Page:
Background: Despite many known health benefits of n-3 polyunsaturated fatty acids (PUFA), there is a concern that their high degree of unsaturation may actually increase oxidative stress, lipid peroxidation (LPO), and chronic inflammatory diseases.
Methods: In this review, we have analyzed results from published human studies regarding the effects of n-3 PUFA supplementation on markers of lipid peroxidation.
Results: Of the 22 published human studies, nine found no change, eight a decrease, and five an increase in markers of LPO. These inconsistencies may be due to methods, subject characteristics, dose, duration, fatty acid and antioxidant composition of supplements, and basal diets. Methods used for analysis seem to be the most significant factor. Six of eight studies with a decrease in LPO determined F2-isoprostanes produced in vivo, and two determined plasma antioxidant capacity or hydroperoxides. n-3 PUFA can serve as scavengers for free radicals and also modulate expression of genes that determine the balance between oxidative and antioxidative status. Recent studies that monitored oxidation products of cholesterol and fatty acids support the hypothesis that n-3 PUFA decrease LPO. Most of the studies showing no change or increase in LPO determined markers that involved ex vivo sample preparation or oxidation (malondialdehyde, low-density lipoprotein oxidation, lipid hydroperoxides).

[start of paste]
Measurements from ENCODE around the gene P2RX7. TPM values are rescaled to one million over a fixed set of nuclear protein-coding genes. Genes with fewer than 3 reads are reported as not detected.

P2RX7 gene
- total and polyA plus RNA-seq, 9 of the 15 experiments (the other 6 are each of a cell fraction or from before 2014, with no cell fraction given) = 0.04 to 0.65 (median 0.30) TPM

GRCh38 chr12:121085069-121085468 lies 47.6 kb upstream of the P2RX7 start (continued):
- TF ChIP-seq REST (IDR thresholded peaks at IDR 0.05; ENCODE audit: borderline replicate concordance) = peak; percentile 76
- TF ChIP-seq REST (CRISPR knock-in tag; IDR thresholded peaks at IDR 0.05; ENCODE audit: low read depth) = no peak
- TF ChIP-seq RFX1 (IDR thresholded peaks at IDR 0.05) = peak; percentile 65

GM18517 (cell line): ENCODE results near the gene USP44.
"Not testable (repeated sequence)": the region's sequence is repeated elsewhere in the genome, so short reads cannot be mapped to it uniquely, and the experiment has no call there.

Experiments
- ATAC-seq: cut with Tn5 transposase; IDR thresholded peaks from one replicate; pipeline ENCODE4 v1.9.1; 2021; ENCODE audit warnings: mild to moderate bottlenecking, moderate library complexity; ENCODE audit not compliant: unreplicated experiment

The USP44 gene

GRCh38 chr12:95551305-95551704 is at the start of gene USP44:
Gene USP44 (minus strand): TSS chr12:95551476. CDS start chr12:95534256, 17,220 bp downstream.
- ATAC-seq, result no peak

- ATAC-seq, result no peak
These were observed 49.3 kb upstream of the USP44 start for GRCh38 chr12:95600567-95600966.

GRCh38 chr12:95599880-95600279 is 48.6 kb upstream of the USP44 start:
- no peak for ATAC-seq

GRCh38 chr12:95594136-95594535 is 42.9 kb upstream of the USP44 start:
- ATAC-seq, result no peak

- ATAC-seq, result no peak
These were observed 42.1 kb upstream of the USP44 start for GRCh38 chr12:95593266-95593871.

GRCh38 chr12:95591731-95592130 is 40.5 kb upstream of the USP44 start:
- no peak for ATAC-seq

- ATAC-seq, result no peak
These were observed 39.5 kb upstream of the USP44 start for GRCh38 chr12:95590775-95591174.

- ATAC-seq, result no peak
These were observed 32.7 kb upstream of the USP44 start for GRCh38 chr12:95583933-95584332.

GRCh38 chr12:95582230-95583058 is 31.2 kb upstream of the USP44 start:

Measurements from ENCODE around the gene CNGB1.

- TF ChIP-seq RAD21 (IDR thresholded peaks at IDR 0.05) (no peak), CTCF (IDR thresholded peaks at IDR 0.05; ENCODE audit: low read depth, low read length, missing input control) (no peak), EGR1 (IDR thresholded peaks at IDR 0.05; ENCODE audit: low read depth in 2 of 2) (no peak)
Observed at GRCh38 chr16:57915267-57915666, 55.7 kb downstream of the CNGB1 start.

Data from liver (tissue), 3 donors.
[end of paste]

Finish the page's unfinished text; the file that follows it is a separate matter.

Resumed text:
Conclusion: A majority of studies do not indicate that n-3 PUFA increased LPO. Future studies need to investigate the effects of dose, duration, and composition of n-3 PUFA with standardized diets and methods on concentrations and types of LPO products produced.
ASJC Scopus subject areas
- Endocrinology, Diabetes and Metabolism
- Internal Medicine